We discussed topics from a local perspective and used numerous hands-on and interactive activities.
Fire simulations to LEGO cars
The next sessions covered what it’s like working as a fire engineer. The girls were shown a fire simulation in Blackwall Tunnel, one of the busiest tunnels in South-East London, and reflected on how fire risks could be minimised in tunnels and public buildings. The girls also conducted afire risk assessment for the community building we were identifying possible hazards and coming up with solutions for keeping everyone safe. The group then put what they learnt to the test with a hands on activity dedicated to building a LEGO tunnel that would comply with all the fire safety requirements. The girls embraced this challenge with enthusiasm and built tunnels that had escape routes, fans to dissipate the smoke, alarms systems, adequate lighting and clear signing.
Other sessions included exploring the advantages and disadvantages of car-free areas and how electric cars work, how to create a High-Speed Rail from Greenwich, alongside the different routes into engineering and the opportunities in international engineering careers.
It was truly fascinating to see how seriously the girls took each challenge and how much thought and consideration they gave to each step of every project.
The final evaluation of the project showed that out of 15 participants, 10 said they found the project very interesting and feel more connected with engineering and science. The enthusiasm and energy displayed by the girls showed us that they were really inspired by these eight sessions and we hope some of them will consider a career in engineering or research.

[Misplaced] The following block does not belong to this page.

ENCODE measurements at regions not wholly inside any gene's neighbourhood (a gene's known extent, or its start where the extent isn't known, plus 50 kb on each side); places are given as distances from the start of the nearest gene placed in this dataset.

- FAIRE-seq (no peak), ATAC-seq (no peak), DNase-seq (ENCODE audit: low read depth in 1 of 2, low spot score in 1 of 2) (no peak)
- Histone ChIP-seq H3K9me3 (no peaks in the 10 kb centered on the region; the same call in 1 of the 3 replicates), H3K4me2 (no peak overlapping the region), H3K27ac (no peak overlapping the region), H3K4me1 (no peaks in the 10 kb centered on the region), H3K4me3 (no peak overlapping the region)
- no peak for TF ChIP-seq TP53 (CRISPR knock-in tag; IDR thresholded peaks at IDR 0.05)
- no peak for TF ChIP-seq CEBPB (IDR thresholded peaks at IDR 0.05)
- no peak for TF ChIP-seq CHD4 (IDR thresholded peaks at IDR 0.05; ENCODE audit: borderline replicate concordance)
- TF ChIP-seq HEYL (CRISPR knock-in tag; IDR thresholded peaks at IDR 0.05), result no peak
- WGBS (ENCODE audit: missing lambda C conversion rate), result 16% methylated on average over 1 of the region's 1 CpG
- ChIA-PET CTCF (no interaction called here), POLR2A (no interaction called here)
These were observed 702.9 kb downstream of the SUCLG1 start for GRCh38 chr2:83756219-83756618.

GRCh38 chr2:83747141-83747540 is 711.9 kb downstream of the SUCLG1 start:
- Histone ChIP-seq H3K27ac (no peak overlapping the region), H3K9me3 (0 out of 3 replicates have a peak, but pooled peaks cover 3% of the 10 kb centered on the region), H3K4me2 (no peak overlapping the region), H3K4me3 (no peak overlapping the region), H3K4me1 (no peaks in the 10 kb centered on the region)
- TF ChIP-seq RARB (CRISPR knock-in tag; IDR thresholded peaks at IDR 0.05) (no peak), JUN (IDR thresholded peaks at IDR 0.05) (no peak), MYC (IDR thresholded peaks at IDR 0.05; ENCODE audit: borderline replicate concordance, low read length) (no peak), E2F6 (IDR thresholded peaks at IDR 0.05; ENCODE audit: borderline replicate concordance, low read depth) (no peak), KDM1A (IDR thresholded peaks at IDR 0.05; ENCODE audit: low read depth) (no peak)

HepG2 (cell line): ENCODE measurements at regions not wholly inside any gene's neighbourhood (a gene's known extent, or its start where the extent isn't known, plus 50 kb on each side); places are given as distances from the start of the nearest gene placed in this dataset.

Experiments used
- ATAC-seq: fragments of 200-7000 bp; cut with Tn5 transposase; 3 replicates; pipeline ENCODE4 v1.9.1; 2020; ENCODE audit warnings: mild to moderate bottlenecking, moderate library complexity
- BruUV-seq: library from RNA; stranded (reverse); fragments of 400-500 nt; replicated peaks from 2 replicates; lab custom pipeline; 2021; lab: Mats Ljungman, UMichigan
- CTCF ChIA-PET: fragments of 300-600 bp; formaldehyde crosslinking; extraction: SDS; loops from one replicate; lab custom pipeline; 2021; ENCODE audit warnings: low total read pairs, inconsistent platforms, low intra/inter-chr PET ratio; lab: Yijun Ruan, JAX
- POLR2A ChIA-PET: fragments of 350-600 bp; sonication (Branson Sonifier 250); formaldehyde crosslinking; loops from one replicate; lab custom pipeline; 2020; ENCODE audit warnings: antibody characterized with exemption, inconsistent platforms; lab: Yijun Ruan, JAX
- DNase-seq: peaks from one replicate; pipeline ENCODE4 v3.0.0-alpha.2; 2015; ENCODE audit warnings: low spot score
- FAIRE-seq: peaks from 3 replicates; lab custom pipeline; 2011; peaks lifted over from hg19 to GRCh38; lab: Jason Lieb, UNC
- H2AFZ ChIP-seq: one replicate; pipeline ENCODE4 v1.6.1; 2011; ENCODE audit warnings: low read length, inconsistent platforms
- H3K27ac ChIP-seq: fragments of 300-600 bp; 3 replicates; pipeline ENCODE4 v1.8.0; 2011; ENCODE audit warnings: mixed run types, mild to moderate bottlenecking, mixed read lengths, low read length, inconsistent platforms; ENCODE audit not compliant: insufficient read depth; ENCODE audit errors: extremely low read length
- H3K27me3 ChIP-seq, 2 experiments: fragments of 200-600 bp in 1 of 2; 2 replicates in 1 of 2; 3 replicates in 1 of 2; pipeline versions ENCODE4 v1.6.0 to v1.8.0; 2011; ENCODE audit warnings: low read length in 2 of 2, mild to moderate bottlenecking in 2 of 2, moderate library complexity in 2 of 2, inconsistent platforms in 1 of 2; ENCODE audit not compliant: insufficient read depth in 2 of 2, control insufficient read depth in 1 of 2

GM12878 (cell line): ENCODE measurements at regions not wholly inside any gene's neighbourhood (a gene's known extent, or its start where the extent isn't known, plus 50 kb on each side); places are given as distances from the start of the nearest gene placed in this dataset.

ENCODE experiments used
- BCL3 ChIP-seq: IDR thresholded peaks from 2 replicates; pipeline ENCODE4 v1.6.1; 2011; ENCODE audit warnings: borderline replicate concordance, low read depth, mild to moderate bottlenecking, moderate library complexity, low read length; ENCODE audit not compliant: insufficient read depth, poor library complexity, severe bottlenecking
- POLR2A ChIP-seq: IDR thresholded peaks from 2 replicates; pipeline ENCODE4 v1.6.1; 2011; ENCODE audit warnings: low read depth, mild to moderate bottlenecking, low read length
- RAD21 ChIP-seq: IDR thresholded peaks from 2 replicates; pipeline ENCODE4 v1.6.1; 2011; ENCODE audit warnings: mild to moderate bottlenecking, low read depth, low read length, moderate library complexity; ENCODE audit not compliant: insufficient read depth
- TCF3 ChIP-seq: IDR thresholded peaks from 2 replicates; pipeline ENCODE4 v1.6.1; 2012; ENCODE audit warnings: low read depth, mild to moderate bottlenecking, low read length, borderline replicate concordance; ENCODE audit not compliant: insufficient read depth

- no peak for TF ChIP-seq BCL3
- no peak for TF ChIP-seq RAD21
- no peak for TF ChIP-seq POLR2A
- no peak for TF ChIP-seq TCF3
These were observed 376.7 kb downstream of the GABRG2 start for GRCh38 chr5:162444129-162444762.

Following the success of this pilot project, Engineering Minds will aim to extend this model and engage with a few secondary schools from Greenwich, including Eltham Hill Secondary School for Girls, who has expressed a strong interest for bringing engineering opportunities to their students.
One of the challenges we expect to face is finding enthusiastic engineers and researchers who would have the time to visit the schools, work directly with the girls and come up with ideas for hands-on engineering activities that could become local projects.
The new curriculum “Girls’ Impact on Engineering” will continue to be used and improved to encourage teenage girls to explore a career in engineering and research.
Inspiring girls who might have never contemplated becoming engineers is not an easy task, but without any doubt is one of the most rewarding projects that our organisation has run so far.
If you are interested in science festivals, events or activities, join us for our upcoming UK Science Festivals Network Conference on 25 January 2022. This will be a great chance to meet others from the sector, such as some of the authors from the ‘UKSFN learning curves’ blog series, and delve into inspiring sessions tackling sustainability, coproduction, the rise of digital engagement, and more.
More in the ‘UKSFN learning curves’ series’:
- UKSFN learning curves #1: How science festivals are innovating for young people in the COVID-19 era
- UKSFN learning curves #2: The Biophonia Project
- UKSFN learning curves #3: How can we help?
- UKSFN learning curves #4: Developing a fluid and responsive project
- UKSFN learning curves #5: Exploring nature on a level playing field